Our work has focused on the problem of unearthing invariants, rather than deploying them. While our invariant checkers perform well on the inputs that they analyse, we have not addressed the problem—shared by all invariant-based defence mechanisms—of making sure that those inputs have not been spoofed by an attacker. For this, we recommend combining our invariants with secure deployment strategies as suggested in the literature, e.g. trusted embedded devices connected to PLCs (Alves and Felton 2004; Abera et al. 2016).

Even if deployed securely, no invariant-based defence mechanism alone is enough to secure a CPS against the full range of attacker profiles. For example, invariant checkers would not be able to detect a stealthy attacker changing the reading of LIT-101 from 820mm to 830mm: no anomaly would be detected as LIT-101 remains in the same state of High. However, this kind of attack could be detected by the auto-regression technique (Yoong and Heng 2019), the state estimation method (Adepu and Mathur 2021), or by analysis of sensor and process noise (Ahmed et al. 2018). These various approaches (as well as invariant-based methods) have their own strengths and weaknesses, but are complementary and should be deployed together.

While our case studies have shown viability of deriving dependent components and invariants from a design, they have also highlighted some limitations of the approach, including: (1) manual effort is required; (2) the process requires the designer to have some domain expertise; (3) as SWaT and WADI were already built, we had limited opportunity to investigate how invariants derived from our process could be used to improve the design; and (4) the invariant checkers only detect anomalies once component states have stabilised (e.g. a valve has finished the process of opening). Some of these limitations are inherent from the goals of the approach: we want to manually analyse the CPS design in part to ensure we uncover invariants missed by data-driven approaches (e.g. invariants involving components rarely used). However, we are keen to explore ways of mitigating this by automating the extraction of simpler invariants (e.g. from data or simulations), focusing the design-level analysis on others, and supporting the decomposition of matrices using tools.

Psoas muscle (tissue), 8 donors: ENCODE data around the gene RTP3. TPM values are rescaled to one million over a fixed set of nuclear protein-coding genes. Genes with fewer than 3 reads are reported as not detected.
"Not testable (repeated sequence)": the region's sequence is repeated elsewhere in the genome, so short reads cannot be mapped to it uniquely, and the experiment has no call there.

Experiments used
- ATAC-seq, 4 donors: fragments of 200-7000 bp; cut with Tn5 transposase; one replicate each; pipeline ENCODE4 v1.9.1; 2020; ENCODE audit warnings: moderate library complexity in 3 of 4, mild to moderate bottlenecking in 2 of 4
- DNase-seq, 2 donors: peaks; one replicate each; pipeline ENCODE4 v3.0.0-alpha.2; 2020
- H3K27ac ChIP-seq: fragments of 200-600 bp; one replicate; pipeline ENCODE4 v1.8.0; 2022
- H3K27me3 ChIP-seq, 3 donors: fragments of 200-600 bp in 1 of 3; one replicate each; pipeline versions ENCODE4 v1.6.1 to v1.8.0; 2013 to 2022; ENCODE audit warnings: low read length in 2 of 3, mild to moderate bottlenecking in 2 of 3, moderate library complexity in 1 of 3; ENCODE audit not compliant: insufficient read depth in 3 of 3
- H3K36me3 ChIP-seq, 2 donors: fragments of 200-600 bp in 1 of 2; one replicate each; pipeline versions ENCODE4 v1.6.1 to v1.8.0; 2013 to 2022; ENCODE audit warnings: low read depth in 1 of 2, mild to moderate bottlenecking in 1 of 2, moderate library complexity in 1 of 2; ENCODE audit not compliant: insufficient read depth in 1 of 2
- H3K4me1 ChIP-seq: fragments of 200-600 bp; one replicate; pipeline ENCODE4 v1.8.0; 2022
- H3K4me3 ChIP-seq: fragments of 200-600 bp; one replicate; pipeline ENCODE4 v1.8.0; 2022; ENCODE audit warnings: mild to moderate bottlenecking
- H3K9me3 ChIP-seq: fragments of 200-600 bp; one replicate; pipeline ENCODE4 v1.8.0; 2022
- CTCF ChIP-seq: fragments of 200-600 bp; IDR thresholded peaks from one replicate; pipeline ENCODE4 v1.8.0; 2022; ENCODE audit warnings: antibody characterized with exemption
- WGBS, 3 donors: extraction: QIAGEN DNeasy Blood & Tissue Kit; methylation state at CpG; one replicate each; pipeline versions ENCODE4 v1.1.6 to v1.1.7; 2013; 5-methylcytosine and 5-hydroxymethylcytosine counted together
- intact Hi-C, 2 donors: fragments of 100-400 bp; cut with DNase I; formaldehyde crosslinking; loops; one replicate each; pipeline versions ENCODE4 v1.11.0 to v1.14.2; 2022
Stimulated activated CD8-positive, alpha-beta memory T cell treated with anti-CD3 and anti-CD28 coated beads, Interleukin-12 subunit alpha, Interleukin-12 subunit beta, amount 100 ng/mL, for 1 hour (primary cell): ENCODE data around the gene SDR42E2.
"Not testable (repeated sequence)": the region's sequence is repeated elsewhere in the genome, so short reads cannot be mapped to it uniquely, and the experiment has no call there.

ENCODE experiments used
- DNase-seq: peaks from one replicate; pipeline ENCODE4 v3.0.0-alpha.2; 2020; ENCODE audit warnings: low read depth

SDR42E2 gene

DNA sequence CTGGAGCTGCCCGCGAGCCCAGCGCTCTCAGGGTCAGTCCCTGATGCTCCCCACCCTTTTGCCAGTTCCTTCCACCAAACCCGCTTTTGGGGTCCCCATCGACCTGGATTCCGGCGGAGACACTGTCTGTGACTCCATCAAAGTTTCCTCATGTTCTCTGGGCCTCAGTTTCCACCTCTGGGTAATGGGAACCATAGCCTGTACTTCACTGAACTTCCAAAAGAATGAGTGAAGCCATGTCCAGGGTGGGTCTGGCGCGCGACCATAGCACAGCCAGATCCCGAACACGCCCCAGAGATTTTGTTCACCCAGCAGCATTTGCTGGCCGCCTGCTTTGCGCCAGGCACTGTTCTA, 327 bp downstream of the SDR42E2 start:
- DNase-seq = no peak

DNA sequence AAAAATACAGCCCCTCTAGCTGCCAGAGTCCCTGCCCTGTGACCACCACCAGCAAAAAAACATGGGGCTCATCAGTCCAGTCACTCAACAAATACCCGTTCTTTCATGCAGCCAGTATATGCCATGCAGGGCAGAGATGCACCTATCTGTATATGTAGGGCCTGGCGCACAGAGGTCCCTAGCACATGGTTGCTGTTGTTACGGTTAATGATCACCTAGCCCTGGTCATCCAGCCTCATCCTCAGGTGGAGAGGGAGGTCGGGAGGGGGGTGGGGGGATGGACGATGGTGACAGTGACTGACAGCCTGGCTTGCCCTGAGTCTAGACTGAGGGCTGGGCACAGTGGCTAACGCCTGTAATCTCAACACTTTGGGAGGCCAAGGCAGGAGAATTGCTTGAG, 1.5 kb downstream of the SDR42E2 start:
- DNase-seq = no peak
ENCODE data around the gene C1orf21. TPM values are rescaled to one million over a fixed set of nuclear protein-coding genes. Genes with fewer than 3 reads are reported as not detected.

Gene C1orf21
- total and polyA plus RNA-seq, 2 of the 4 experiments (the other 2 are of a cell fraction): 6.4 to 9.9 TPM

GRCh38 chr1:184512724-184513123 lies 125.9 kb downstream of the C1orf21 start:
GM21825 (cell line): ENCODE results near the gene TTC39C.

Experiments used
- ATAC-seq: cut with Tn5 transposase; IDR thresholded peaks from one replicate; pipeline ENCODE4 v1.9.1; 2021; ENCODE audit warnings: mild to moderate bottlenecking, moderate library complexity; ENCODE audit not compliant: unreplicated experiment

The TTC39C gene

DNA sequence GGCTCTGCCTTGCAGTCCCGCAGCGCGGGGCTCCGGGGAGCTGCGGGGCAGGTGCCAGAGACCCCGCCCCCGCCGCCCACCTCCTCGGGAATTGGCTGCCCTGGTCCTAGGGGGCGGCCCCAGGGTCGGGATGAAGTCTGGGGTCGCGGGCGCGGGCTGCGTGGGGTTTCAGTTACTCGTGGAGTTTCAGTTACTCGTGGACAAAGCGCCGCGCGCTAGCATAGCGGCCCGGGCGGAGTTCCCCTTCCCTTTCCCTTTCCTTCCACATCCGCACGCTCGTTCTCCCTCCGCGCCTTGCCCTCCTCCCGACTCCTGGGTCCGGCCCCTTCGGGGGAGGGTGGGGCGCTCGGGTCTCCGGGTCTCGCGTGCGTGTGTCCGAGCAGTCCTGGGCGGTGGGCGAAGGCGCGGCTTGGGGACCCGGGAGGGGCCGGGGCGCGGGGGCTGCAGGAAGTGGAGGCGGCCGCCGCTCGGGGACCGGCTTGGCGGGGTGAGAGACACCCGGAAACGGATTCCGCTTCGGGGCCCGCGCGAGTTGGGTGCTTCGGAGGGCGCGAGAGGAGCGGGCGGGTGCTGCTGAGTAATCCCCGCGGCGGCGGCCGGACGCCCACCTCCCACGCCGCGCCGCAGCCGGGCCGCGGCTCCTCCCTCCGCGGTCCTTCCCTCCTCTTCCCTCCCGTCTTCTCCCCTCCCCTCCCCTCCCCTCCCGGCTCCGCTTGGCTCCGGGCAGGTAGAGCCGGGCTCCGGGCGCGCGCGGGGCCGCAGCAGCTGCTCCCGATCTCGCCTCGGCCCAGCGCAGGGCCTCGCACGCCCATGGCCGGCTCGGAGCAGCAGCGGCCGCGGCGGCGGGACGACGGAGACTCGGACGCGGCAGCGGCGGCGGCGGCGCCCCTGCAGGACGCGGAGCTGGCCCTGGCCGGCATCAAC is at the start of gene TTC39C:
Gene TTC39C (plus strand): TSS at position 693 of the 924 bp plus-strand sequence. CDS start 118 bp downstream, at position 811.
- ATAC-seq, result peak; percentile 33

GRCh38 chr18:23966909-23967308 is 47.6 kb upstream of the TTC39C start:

By applying our axiomatic design analysis to two CPS testbeds, we have increased our confidence in the generality of the method. However, while the testbeds involve different processes, stages, and components, they are both from the domain of water, so we plan to explore the applicability of our work to other types of CPSs as well (e.g. power). As our approach is applied at the design level, it can avoid the safety and resource problems faced by others that rely on guided data generation (e.g. (Chen et al. 2018)).

Related work

In this section, we highlight and compare against some related work that addresses the main themes of this paper: defending CPSs and deriving CPS invariants.